WHEN was the last time you checked your breasts or pecs? It is often assumed that breast cancer only affects females and that only women need to be checking their breasts, but as it is October – the month dedicated to raising awareness about breast cancer – I am here to tell you that everyone – men and women – can get it. Everyone therefore needs to make breast/pec self-examinations a habitual check-in.

Breast cancer remains the commonest cancer in the UK affecting around one in eight women at some point in their life. Whilst many women who are diagnosed with it tend to be over 50, it affects young women too. Everyone is born with breast tissue and that is why we see breast cancer in men as well. Though the occurrence of it in men is far lower, the risk being 1 in a 1000 compared to women, men tend to have higher rates of mortality because they are less likely to examine themselves and therefore would pick it up later when it could be too late.

The exact cause of breast cancer is not fully understood yet – but we do know that there are some factors that are known to increase the chances of developing it. These include a family history, ageing, a personal previous history of having breast cancer, but interestingly, lifestyle factors can also increase risk. Smoking and drinking alcohol have been linked to developing it, as has chronic bad diets and obesity, so there are active measures we can take to reduce our chances as much as possible.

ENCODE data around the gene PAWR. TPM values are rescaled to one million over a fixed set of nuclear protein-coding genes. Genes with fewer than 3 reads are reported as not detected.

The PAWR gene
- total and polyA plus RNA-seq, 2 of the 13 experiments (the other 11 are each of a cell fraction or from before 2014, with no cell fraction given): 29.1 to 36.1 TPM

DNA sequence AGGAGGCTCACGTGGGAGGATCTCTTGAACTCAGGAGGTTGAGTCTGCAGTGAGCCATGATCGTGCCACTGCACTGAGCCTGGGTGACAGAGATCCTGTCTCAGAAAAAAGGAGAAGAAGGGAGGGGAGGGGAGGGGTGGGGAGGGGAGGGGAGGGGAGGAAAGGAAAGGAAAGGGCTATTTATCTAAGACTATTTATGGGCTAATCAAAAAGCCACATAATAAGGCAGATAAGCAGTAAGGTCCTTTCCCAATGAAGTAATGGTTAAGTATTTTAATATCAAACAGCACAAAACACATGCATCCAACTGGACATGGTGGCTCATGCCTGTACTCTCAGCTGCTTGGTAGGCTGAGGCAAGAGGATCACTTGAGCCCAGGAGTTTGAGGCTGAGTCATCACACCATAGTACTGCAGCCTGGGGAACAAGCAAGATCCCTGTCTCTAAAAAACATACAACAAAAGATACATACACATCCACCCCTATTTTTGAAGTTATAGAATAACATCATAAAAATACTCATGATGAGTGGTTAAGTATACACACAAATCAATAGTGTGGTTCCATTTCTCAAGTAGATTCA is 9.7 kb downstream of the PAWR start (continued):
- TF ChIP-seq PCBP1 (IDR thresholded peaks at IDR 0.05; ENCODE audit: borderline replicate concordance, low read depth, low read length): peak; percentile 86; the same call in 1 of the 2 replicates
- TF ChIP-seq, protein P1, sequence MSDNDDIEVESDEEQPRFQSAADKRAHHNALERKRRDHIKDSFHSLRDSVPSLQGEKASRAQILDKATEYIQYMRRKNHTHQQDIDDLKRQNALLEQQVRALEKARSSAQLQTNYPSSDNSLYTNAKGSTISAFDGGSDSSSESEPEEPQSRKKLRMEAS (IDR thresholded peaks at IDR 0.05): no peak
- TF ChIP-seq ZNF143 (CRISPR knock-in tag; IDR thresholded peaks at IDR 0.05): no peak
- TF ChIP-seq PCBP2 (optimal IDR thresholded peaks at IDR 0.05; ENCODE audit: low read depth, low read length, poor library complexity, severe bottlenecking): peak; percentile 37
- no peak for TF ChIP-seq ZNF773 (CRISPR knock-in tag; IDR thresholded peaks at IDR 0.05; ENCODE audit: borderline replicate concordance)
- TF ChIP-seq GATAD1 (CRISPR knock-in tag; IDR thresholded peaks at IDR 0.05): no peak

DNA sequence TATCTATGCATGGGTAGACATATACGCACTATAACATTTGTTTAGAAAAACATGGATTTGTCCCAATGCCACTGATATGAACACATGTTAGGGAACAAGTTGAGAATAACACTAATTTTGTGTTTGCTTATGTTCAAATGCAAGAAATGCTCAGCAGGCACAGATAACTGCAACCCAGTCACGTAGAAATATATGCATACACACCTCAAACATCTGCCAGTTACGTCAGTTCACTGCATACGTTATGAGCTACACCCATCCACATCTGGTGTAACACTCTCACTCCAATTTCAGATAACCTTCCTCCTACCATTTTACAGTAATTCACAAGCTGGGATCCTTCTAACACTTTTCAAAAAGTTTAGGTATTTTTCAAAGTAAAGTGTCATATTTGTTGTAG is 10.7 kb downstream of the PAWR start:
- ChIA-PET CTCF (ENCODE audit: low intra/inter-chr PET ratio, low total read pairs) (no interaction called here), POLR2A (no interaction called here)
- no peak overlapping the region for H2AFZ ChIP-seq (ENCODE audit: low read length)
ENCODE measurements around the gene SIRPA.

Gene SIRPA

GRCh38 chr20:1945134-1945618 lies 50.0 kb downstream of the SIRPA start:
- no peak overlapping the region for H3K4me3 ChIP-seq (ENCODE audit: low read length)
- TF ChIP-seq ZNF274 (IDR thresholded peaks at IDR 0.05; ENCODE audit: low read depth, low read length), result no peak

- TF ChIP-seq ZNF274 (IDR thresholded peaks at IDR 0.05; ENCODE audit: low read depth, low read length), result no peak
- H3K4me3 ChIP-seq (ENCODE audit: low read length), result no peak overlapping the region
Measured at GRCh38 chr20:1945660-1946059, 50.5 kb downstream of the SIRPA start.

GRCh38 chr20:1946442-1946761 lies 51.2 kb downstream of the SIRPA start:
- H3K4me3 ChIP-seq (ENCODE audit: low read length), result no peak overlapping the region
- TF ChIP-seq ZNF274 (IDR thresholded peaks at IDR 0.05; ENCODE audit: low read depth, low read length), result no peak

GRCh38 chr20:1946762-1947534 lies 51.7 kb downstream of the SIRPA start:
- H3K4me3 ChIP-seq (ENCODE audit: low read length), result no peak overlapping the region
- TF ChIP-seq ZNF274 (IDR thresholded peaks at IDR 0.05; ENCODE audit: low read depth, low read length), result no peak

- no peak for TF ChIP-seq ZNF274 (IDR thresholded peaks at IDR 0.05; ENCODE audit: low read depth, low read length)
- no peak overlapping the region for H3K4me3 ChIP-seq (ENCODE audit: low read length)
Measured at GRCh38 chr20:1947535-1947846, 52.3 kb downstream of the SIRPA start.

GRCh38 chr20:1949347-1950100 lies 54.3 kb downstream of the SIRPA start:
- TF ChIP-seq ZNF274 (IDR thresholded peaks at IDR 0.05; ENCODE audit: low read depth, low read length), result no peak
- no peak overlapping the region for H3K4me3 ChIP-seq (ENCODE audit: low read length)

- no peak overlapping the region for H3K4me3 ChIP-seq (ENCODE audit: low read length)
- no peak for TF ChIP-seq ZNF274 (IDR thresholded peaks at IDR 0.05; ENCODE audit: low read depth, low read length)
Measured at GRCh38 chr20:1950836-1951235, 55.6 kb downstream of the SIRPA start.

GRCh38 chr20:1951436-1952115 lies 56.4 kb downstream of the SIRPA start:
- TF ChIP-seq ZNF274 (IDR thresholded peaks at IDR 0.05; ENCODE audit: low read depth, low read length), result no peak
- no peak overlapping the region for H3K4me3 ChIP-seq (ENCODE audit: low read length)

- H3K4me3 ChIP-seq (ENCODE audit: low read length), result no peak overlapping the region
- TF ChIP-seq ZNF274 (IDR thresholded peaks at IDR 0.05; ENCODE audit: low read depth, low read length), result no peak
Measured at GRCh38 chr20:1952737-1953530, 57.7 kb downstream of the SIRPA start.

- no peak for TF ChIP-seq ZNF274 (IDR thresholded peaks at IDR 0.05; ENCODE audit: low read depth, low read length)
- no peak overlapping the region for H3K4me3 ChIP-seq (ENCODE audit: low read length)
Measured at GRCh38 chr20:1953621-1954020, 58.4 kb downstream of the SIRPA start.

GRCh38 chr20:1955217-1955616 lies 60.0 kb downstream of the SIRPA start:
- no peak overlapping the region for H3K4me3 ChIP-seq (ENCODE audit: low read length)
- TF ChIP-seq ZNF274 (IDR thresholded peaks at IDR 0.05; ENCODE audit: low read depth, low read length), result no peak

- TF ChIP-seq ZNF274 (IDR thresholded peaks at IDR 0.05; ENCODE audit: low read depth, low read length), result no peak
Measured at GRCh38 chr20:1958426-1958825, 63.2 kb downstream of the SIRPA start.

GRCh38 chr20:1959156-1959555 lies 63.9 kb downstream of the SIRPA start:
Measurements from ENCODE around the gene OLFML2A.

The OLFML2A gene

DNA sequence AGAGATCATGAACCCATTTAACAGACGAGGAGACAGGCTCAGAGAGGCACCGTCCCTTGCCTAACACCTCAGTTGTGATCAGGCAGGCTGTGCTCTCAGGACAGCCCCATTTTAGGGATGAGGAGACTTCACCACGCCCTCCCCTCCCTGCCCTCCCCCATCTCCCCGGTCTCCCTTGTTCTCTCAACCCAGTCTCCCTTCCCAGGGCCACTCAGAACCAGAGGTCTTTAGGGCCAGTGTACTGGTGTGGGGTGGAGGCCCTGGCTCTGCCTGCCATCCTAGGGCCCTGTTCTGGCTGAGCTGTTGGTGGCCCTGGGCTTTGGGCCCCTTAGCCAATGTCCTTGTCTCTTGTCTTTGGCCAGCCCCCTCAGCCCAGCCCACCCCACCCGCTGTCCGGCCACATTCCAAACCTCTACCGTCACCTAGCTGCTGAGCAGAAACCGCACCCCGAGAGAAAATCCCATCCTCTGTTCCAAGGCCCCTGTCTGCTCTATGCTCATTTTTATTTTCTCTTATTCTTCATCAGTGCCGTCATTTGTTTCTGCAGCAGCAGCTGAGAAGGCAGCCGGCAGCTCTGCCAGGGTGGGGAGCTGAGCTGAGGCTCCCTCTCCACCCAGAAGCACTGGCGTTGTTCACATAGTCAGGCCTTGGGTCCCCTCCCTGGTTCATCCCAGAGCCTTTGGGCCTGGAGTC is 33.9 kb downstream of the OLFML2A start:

Being of Indian origin, I was surprised to learn recently that breast screening uptake rates are the lowest amongst those from BAME backgrounds, with south Asians leading the way in this – which is worrying. Perhaps this is due to generational attitudes towards health or perhaps it’s because talking openly about certain body parts like the breasts is still deemed to be taboo.

This needs to change if we are

to see cases of breast cancer within these populations reduce.

Another group known to not engage with breast screening as often are those from lower socioeconomic backgrounds. We need to collectively champion each other to be more breast aware and encourage one another to take action.

In Scotland, women between the ages of 50 and 70 are offered breast screening every three years. For all other women and men, screening is done at home, and I advise all my patients to make it a habit to have a good look and a feel of their breasts and chest wall, going all the way up into the armpits and collar bones, once a month. I set an alarm for the first of every month and by doing this you get to become familiar with what is normal for you. This way any abnormality can quickly be picked up and managed early.

Any skin changes to the breasts, any dimpling, rashes, lumps or alterations in size or shape of the boobs needs to be taken seriously. Call your GP, don’t ignore it!

Unfortunately, due to Covid, screening was temporarily on hold, but services have resumed again. Remember though, your GP is always open so do not hesitate to call and book an appointment if you’re worried at all.

Prevention is better than cure so be mindful of your lifestyle. Early detection can save lives so get familiar with every bit of your body and champion your loved ones to do the same!